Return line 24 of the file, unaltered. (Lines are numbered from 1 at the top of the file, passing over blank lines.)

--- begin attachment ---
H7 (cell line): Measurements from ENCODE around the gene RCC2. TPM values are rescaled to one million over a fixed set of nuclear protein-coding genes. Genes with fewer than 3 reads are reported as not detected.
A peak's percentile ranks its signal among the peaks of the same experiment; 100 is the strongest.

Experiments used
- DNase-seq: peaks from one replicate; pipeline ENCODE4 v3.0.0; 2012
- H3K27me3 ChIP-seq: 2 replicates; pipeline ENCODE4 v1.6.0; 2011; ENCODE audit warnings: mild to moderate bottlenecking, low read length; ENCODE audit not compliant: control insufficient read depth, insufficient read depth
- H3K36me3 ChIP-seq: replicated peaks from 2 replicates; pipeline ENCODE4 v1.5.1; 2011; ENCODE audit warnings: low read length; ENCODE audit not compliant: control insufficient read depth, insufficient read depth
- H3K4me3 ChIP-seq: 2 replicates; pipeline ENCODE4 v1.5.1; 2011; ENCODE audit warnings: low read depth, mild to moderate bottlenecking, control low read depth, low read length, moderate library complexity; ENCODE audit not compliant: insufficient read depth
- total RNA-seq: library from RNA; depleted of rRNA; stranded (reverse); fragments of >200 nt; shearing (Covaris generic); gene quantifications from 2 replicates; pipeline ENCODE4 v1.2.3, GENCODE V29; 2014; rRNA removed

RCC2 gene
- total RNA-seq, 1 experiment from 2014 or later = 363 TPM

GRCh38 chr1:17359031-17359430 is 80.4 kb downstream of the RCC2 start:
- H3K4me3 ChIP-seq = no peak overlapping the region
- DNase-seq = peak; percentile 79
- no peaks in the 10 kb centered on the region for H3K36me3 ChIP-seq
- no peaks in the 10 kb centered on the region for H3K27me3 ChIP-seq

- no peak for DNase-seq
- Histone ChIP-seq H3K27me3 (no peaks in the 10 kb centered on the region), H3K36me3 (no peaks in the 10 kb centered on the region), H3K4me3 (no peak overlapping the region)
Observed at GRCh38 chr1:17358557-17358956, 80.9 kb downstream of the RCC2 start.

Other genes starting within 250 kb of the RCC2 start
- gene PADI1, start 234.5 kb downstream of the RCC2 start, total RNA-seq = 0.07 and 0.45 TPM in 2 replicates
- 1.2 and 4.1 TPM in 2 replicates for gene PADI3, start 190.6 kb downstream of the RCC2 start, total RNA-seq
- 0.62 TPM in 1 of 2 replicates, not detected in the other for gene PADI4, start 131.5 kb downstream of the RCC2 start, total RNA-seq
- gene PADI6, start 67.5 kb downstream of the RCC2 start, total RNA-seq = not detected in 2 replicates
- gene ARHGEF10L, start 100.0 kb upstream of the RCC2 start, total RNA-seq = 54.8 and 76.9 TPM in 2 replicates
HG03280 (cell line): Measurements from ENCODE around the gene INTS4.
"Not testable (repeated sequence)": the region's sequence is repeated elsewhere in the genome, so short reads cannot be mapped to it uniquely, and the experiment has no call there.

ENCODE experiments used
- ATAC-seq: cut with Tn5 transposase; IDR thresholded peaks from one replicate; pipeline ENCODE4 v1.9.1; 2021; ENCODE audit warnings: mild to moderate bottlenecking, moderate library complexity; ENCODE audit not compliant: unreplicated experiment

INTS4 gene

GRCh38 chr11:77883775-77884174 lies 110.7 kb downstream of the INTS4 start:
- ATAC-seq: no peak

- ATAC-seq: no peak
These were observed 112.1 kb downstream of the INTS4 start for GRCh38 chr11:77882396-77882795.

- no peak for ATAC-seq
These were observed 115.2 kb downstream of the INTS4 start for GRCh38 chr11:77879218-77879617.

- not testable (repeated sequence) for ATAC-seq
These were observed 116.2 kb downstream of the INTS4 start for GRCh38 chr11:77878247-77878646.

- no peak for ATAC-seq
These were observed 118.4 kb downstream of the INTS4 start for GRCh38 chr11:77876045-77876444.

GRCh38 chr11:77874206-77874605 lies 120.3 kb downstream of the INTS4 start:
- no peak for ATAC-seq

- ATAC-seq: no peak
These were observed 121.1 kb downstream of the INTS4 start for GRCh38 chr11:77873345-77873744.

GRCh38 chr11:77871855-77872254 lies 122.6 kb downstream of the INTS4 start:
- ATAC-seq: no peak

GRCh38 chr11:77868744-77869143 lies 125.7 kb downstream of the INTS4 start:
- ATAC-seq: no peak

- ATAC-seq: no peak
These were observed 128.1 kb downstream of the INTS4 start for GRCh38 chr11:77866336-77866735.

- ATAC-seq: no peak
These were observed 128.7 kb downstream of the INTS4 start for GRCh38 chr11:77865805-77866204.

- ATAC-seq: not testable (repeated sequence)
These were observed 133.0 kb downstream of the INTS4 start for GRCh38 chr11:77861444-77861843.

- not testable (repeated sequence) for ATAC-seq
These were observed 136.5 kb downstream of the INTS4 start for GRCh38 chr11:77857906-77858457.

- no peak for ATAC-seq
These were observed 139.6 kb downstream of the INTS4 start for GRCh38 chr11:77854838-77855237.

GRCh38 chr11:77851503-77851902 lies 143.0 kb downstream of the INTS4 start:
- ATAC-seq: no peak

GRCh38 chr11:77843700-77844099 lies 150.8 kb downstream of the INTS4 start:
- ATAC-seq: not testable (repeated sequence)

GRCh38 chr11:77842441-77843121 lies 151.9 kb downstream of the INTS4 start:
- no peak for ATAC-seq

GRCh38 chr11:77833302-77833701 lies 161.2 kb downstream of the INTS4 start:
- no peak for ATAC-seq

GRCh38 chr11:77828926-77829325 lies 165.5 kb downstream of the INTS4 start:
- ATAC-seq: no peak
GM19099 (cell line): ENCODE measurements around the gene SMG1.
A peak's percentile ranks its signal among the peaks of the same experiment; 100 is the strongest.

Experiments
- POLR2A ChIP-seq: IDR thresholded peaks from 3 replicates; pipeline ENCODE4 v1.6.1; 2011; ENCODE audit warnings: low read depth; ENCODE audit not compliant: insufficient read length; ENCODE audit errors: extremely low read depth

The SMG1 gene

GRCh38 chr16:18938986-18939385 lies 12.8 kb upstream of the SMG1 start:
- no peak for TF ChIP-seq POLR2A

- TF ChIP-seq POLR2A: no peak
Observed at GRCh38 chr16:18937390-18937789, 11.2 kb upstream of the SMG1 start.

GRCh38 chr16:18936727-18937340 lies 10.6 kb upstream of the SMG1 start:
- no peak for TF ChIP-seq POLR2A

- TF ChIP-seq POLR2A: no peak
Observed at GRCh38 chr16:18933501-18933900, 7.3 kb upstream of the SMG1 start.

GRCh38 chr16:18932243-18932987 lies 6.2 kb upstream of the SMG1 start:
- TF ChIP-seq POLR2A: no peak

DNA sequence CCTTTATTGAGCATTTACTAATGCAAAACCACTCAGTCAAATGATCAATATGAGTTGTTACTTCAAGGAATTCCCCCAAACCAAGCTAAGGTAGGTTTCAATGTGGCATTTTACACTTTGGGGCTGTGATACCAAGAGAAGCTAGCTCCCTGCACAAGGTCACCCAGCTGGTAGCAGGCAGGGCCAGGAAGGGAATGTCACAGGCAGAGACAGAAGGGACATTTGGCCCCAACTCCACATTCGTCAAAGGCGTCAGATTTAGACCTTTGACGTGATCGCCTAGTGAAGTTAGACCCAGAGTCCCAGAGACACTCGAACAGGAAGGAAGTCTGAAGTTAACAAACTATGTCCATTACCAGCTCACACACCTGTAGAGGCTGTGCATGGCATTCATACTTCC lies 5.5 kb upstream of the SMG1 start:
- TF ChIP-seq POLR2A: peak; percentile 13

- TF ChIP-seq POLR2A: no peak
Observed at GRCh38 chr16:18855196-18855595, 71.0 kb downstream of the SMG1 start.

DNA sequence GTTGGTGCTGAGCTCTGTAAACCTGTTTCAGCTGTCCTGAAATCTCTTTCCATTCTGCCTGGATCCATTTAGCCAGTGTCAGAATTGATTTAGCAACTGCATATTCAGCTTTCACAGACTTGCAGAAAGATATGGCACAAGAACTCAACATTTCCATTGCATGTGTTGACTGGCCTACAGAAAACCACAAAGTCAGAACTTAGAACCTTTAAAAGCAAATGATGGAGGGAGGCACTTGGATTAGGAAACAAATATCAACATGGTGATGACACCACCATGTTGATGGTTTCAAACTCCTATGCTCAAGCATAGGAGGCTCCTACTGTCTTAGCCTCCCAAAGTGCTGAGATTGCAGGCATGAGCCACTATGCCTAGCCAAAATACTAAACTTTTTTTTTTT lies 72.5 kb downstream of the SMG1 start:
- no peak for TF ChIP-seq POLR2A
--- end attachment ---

- gene ARHGEF10L, start 100.0 kb upstream of the RCC2 start, total RNA-seq = 54.8 and 76.9 TPM in 2 replicates